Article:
Pottawattamie County

Sgt. Robert Henderson

 

Two Local Youths Reported Dead
War Department Name Henderson, Phinney

War struck its heavy toll into two Council Bluffs homes this week – a result of the Tunisian campaign in February, 1943, during which 50 youths of Council Bluffs were reported missing in action.

Mr. and Mrs. Russell D. Phinney, 46 Charles street, and Mrs. George H. Henderson of the Fintel apartments, whose husband is now serving with the army in the Aleutian islands, were notified this week that their sons, Tech. Sgt. Russell D. Phinney, jr., and Sgt. Robert W. Henderson, have been officially listed as dead.

Both families were notified on Feb. 1, 1943, that their sons were missing in action.

Cpl. Phinney had been in the service two years at the time he was reported missing in action.

Cpl. Phinney (sic, should be Sgt. Henderson) had been in the service two years at the time he was reported missing. He left Council Bluffs with the National guard as a member of the band and transferred to the infantry division shortly before he was listed missing.

Source: The Council Bluffs Nonpareil, Council Bluffs, Monday, March 27, 1944, Page 3

Reported Killed in Action

Reported missing in action after battles in Tunisia in February,1943, Sgt. Robert Henderson, son of Mr. and Mrs. George H. Henderson, Fintel apartments, and Tech. 5/g Russell D. Phinney, son of Mr. and Mrs. Russell D. Phinney, 46 Charles street, have been declared presumably dead by the war department in notices received by their parents recently.

Source: The Council Bluffs Nonpareil, Council Bluffs, Tuesday, March 28, 1944, Page 3

Honor Henderson at Church Rites

Dr. Leon C. Hills paid tribute to “Robert, the man who risked his life saving a companion and lost it attempting to save another,” during the memorial services held at the Grace Presbyterian church Sunday afternoon for Sgt. Robert W. Henderson.

Sgt. Henderson, the son of Sgt. and Mrs. George Henderson, was reported missing in action in Tunisia on Feb. 17, 1943, and was listed as dead by the war department on Feb. 18, 1944. His father has just returned from the Aleutian islands and is on furlough pending taking up of his new assignment. Mrs. Henderson resides at the Fintel apartments.

Dr. Louis E. Watson, pastor of the Broadway Methodist church, gave the memorial address, representing the American Legion.

Organ music was furnished by Viola Bishop and solos were sung by Fred Hays. Representatives of the V. F. W. folded and presented the flag. Taps were sounded by Courtland Fisher. Colors of both the American Legion and the Veteran of Foreign Wars were displayed.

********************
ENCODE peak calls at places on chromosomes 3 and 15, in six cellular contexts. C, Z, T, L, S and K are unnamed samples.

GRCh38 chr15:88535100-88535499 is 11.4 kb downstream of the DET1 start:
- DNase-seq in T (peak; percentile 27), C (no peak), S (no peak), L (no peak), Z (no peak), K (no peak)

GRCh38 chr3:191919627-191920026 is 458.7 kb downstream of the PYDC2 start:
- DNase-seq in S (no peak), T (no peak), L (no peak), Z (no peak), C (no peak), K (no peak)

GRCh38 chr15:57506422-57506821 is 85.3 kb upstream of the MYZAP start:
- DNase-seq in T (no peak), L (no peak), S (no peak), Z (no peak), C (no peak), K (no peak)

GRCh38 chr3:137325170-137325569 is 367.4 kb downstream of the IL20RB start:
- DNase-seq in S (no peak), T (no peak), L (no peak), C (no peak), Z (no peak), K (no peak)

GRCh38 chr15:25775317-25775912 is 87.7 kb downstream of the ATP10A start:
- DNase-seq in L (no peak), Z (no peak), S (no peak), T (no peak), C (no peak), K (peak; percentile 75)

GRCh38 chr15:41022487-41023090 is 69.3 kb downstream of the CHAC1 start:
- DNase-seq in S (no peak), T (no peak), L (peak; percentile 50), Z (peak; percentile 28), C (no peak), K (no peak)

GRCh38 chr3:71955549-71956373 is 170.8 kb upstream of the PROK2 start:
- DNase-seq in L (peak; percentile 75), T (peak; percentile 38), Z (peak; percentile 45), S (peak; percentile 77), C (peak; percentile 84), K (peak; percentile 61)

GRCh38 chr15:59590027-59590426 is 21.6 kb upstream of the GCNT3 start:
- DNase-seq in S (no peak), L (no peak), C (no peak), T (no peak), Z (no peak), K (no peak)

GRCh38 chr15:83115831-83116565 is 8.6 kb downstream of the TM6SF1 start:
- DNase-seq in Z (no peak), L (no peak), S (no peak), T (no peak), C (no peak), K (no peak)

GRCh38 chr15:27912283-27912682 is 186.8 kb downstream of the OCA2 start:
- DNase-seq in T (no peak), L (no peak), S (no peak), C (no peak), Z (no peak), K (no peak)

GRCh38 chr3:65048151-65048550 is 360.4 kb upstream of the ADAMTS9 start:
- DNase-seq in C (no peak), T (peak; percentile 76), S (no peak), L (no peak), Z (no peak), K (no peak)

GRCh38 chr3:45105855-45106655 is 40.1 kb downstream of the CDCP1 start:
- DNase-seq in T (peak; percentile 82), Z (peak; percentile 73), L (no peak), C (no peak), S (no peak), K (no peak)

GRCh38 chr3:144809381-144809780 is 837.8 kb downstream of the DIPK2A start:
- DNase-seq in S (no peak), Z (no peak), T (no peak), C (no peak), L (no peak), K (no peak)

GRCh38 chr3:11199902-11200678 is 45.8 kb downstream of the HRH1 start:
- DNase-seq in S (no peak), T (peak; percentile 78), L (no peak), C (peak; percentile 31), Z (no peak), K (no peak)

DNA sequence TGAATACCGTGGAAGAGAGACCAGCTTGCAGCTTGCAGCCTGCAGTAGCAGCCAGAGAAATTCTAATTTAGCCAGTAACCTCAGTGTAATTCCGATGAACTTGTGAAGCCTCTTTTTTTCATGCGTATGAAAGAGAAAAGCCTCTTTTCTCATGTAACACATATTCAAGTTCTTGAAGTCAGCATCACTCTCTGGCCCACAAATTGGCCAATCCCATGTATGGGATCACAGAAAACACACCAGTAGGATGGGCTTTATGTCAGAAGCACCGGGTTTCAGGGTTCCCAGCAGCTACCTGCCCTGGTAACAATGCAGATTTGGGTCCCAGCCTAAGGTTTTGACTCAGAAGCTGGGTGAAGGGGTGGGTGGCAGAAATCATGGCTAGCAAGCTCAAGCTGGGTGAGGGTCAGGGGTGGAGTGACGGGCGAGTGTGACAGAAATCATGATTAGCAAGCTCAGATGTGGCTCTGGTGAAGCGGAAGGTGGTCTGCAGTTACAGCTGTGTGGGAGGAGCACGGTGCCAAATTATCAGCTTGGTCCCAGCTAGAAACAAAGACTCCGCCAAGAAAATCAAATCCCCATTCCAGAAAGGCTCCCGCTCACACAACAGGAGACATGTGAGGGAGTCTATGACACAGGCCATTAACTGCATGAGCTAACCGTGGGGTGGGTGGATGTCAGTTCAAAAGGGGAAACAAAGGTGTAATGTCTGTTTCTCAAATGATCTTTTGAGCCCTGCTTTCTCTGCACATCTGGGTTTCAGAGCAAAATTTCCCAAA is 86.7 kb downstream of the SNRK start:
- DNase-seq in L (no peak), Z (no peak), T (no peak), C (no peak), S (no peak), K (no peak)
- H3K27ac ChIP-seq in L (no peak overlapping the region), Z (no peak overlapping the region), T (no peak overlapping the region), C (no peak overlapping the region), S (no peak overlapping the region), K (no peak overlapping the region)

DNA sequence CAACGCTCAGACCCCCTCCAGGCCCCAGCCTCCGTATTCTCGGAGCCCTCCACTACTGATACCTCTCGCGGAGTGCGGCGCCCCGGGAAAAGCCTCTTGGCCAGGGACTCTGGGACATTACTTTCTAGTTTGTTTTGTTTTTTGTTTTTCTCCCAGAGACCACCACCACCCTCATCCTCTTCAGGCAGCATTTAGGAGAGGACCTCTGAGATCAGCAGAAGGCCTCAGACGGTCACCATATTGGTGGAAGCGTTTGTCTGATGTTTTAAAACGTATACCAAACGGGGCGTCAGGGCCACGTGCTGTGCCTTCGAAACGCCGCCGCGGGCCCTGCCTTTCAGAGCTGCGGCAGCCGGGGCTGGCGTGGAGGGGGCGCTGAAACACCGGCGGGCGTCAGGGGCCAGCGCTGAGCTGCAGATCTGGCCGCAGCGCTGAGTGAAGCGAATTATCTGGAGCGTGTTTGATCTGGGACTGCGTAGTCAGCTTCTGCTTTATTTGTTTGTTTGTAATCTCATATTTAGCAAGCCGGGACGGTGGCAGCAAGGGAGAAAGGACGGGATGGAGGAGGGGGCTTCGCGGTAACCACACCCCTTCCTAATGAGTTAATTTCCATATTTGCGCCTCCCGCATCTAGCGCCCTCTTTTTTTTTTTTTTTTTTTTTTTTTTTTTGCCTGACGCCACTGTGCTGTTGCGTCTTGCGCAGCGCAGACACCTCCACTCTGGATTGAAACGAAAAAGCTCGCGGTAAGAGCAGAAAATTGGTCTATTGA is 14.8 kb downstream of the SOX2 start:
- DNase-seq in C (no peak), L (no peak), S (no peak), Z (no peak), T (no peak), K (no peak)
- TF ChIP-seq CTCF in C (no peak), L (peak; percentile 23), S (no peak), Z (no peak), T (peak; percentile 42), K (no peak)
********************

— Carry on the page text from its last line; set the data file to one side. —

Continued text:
Source: The Council Bluffs Nonpareil, Council Bluffs, Monday, May 15, 1944, Page 5

Henderson Died in Africa Battle
Victim of Enemy Rifle Fire in Fight

Sgt. Robert Henderson, son of Cpl. and Mrs. George Henderson, who has been reported missing and presumably dead, ever since the battle of Kasserine pass in Africa, when most of the 3rd battalion of the 168th infantry was lost or taken prisoner, died of enemy rifle fire. Mrs. Henderson has learned from 2nd Lt. Carn A. Godsey, now a prisoner in Germany, who was first sergeant of Company L, at the time of the battle.

In a letter to Mrs. Hendeson, Lt. Godsey, who apparently did not know of his promotion to an officer, described young Henderson’s death and in battle.

Godsey’s letter follows:

“My Dear Mrs. Henderson:

“Received your letter today asking me for information in detail of Bob’s death. Since you have been notified officially by the war department, I feel I can freely give it.

“Bob was platoon sergeant of his own old platoon. While strengthening his forward position the morning of Feb. 16, 1943, the third day of the battle of Mt. Kassira, Faid Pass, Tunisia, he was instantly killed by enemy rifle fire, as was also the company aid man, who went with him. Bob was my company’s first casualty of that battle.

“I lost several of my boys, Mrs. Henderson. You may rest assured that Bob went out like a true soldier and that is the highest compliment I can pay any man.

“We buried him at nightfall where he fell. His wrist watch will be brought to you personally by Sgt. Gordon Shannon who helped bury him.

“Bob was still the sunny good, clean boy that you gave to his and our country, and to me, as you already knew he was as my own son. His loss was sorely felt by the entire company and his platoon especially so. You, Mrs. Henderson, have made the greatest sacrifice a woman can make for God and country, and to you I give my greatest sympathy and admiration.

“CARN A. GODSEY,
1st Sgt. U. S. Army
Pow. No. 111523.”

Source: The Council Bluffs Nonpareil, Council Bluffs, Thursday, August 17, 1944, Page 3